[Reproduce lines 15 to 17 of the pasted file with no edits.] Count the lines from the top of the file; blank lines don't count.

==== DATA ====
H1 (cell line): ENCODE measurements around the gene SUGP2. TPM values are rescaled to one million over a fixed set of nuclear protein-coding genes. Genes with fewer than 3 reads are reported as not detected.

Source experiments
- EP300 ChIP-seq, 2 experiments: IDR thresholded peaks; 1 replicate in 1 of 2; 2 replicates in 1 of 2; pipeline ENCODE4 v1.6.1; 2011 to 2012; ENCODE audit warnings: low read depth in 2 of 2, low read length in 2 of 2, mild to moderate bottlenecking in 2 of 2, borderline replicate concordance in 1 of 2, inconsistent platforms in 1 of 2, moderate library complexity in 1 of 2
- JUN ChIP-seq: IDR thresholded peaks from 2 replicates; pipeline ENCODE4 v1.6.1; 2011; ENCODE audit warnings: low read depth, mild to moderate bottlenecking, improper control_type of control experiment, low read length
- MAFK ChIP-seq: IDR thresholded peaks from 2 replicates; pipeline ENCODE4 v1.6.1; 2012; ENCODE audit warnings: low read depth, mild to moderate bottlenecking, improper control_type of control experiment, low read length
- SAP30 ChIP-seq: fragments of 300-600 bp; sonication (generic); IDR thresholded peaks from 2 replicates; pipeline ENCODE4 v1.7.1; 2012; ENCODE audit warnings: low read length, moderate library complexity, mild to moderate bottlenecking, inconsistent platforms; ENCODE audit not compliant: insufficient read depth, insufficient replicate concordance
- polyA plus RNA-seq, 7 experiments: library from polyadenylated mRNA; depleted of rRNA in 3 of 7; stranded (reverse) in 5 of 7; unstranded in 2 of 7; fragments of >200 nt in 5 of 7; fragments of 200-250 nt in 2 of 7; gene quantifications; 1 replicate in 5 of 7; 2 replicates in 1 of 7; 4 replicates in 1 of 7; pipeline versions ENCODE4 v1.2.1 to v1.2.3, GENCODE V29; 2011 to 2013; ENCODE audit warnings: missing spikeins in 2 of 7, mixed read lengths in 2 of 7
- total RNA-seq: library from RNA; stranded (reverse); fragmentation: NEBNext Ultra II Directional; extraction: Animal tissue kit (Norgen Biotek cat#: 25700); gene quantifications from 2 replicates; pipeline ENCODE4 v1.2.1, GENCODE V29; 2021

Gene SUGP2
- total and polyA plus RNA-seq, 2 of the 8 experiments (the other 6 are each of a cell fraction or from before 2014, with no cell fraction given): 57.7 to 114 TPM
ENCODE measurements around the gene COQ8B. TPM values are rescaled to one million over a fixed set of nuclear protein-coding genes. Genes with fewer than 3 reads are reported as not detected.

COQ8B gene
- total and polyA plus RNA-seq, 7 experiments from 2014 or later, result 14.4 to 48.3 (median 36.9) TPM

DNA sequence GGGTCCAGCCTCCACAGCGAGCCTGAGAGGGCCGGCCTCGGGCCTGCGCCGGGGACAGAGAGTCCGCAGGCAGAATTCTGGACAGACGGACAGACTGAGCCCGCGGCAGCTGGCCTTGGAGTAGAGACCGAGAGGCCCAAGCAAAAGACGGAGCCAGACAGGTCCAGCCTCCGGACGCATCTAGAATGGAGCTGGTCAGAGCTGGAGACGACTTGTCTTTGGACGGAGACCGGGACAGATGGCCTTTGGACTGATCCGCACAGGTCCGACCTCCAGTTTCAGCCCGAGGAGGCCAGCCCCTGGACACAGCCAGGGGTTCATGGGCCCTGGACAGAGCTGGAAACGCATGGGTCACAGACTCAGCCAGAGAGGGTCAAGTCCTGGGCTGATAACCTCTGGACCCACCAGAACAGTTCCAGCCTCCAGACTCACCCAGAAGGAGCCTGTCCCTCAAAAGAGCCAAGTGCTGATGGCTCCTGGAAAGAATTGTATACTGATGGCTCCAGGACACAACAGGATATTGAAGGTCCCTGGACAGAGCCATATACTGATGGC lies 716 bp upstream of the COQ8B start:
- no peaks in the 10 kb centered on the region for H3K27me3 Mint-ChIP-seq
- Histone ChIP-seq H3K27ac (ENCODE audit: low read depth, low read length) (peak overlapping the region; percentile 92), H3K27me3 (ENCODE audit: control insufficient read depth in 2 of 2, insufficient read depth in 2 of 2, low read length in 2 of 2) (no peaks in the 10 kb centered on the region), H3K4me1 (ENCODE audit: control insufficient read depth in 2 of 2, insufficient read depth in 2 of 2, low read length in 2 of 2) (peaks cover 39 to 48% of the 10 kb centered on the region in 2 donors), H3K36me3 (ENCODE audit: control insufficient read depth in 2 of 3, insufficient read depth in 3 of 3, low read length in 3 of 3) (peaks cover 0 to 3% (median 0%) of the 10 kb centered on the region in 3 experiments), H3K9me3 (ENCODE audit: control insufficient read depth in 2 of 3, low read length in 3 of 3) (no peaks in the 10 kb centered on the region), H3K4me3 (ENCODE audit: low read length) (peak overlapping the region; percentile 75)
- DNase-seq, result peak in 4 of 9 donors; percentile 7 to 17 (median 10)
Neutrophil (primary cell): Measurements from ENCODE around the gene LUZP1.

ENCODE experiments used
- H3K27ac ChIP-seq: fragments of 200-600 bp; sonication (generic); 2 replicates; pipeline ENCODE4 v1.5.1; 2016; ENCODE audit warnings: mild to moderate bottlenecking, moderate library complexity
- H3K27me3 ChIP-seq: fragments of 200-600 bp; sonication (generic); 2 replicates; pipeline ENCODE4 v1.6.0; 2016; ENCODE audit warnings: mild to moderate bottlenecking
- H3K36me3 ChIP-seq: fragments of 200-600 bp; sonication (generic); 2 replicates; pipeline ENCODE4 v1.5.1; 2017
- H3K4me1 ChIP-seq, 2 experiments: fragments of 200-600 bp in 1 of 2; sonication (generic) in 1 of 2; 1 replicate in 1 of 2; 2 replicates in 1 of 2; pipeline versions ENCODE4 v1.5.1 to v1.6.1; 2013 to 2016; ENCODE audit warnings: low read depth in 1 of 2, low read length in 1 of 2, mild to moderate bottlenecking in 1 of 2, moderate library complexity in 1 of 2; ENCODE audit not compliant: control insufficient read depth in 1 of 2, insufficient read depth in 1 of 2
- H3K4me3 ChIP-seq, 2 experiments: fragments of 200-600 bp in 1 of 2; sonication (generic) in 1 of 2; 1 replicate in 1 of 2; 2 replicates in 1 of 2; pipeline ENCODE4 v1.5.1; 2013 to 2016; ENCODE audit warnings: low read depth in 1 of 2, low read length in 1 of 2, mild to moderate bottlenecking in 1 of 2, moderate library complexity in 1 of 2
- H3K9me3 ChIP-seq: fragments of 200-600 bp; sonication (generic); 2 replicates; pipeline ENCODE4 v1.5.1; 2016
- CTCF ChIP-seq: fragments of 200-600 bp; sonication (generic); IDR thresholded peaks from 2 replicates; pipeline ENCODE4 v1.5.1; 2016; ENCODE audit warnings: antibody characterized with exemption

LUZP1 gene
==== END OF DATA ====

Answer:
- no peaks in the 10 kb centered on the region for H3K27me3 Mint-ChIP-seq
- Histone ChIP-seq H3K27ac (ENCODE audit: low read depth, low read length) (peak overlapping the region; percentile 92), H3K27me3 (ENCODE audit: control insufficient read depth in 2 of 2, insufficient read depth in 2 of 2, low read length in 2 of 2) (no peaks in the 10 kb centered on the region), H3K4me1 (ENCODE audit: control insufficient read depth in 2 of 2, insufficient read depth in 2 of 2, low read length in 2 of 2) (peaks cover 39 to 48% of the 10 kb centered on the region in 2 donors), H3K36me3 (ENCODE audit: control insufficient read depth in 2 of 3, insufficient read depth in 3 of 3, low read length in 3 of 3) (peaks cover 0 to 3% (median 0%) of the 10 kb centered on the region in 3 experiments), H3K9me3 (ENCODE audit: control insufficient read depth in 2 of 3, low read length in 3 of 3) (no peaks in the 10 kb centered on the region), H3K4me3 (ENCODE audit: low read length) (peak overlapping the region; percentile 75)
- DNase-seq, result peak in 4 of 9 donors; percentile 7 to 17 (median 10)